Students fix flawed OV-chipkaart system
When it comes to train travel, students know best. Today, students of the Technical University of Delft presented their ideas to make the electronic OV-chipkaart more user-friendly.
Ever since the electronic OV-chipkaart was introduced in the Netherlands, train commuters have been complaining about the horrors of checking in and out, recharging their card and activating products.
Collaborating with researchers, a group of students at the Technical University of Delft worked on six projects to make the OV-chipkaart more user-friendly. Today, they presented their ideas.
Student Shen-Kao Cheng (25) developed an app that allows travelers to view their travel products, recharge their card, buy tickets and passes, and make sure that they’ve checked out. The app could also be used to check in and out with a mobile phone, possibly making the plastic OV-chipkaart no longer needed.
Another innovative idea sprung from 26-year-old Léon Groot Obbink, who noticed that hordes of people are trying to get through the entry gates at busy train stations during rush hour. To tackle this problem, Groot Obbink designed gates that work by a reversed mechanism: they are always open, and they close automatically if someone doesn’t check in or if someone doesn’t have enough credit on their card. “The gate now forms a barrier, while, as a public transport company, you want to invite travelers to come in – except for free-riders”, he told Dutch news broadcaster NOS.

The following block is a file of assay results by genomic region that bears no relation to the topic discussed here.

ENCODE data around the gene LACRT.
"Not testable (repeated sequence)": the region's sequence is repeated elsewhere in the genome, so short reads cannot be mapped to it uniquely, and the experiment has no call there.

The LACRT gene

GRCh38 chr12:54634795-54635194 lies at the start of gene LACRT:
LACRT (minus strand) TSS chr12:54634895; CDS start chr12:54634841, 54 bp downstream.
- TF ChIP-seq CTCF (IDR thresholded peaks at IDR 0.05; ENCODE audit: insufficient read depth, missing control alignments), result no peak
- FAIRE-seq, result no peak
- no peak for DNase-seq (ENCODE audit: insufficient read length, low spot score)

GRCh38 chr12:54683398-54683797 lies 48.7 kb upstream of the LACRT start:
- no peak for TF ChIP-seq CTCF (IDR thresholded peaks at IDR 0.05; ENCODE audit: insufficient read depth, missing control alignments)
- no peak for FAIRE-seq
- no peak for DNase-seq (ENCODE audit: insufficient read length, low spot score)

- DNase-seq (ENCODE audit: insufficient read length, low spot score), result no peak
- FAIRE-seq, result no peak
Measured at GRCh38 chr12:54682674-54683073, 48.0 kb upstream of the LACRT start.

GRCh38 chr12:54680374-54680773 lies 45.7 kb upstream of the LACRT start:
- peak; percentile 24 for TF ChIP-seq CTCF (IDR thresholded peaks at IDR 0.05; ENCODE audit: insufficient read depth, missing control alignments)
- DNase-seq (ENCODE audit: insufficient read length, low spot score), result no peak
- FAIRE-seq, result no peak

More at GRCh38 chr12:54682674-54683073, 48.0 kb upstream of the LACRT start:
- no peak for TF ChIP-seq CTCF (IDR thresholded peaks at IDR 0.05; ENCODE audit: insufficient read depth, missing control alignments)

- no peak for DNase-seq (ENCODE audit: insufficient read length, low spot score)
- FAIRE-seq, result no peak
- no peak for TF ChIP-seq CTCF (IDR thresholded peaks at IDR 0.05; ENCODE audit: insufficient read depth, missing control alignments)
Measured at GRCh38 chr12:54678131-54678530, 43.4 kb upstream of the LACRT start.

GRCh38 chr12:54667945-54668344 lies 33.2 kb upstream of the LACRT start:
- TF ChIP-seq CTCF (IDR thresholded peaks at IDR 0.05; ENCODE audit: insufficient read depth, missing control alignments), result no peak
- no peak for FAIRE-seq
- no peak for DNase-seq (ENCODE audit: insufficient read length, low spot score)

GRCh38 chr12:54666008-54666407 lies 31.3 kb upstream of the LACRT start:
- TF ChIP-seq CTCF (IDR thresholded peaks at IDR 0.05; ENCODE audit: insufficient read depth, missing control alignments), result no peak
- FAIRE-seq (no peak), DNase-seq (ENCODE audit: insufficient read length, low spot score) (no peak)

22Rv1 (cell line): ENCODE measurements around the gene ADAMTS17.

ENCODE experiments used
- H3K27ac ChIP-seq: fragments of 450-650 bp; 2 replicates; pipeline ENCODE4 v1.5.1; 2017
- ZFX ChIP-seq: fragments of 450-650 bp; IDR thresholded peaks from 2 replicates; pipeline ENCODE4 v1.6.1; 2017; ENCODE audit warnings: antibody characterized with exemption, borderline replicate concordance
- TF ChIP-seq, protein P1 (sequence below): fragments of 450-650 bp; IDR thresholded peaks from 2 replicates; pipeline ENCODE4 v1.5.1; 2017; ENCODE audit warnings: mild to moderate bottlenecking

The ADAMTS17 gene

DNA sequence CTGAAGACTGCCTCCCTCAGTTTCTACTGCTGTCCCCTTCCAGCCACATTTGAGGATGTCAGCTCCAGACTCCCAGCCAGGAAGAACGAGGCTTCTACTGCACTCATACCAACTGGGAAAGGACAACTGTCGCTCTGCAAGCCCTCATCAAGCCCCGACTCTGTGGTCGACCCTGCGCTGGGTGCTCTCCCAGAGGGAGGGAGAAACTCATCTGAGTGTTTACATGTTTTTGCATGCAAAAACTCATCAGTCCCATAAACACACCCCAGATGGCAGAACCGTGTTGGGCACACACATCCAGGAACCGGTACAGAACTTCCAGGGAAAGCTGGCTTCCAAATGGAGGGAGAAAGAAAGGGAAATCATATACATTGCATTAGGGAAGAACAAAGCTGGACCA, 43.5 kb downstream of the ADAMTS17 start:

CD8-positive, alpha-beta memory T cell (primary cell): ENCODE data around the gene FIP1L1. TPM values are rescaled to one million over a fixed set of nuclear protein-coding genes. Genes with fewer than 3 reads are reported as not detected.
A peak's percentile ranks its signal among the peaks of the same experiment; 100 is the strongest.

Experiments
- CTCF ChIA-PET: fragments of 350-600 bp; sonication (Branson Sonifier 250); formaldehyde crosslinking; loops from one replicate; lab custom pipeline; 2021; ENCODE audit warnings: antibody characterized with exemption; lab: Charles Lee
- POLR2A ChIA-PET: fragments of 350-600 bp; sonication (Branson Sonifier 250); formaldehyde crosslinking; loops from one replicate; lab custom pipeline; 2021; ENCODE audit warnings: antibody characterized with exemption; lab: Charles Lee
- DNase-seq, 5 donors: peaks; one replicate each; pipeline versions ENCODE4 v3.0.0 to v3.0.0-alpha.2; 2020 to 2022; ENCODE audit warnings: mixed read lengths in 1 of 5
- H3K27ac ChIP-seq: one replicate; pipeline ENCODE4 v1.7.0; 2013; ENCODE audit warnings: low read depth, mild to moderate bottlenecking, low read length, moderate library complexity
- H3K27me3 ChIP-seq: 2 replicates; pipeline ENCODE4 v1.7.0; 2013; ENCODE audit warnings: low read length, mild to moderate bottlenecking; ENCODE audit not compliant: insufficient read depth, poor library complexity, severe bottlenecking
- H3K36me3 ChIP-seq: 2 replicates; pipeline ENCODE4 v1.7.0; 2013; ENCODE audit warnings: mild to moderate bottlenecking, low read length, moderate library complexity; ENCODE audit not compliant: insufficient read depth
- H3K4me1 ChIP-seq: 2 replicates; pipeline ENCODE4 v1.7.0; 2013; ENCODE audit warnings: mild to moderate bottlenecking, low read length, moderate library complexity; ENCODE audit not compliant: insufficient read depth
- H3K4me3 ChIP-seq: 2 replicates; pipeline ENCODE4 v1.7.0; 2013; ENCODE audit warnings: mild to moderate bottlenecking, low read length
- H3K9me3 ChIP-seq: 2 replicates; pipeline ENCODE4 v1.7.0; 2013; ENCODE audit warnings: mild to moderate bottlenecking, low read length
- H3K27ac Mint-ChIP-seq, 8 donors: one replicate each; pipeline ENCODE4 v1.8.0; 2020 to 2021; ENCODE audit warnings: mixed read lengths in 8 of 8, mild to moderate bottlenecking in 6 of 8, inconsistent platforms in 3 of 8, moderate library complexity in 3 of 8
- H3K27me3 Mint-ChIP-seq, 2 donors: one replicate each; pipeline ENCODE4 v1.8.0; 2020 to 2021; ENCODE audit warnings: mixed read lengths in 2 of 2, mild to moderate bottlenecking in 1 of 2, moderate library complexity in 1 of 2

Unfortunately, the ideas developed by Delft University offer no quick fix. Shen-Kao Cheng’s app, for example, can only be implemented if the current cards are replaced by new ones. The app is currently under review with public transport companies. If they decide to go ahead with it, perhaps a new generation of cards and gates will operate more smoothly. But for now, the OV-chipkaart will continue to cause irriation. Next time you’re cramming your way onto a busy train platform or you’re standing in line for the ticket machine, just remember that revolutions are slow.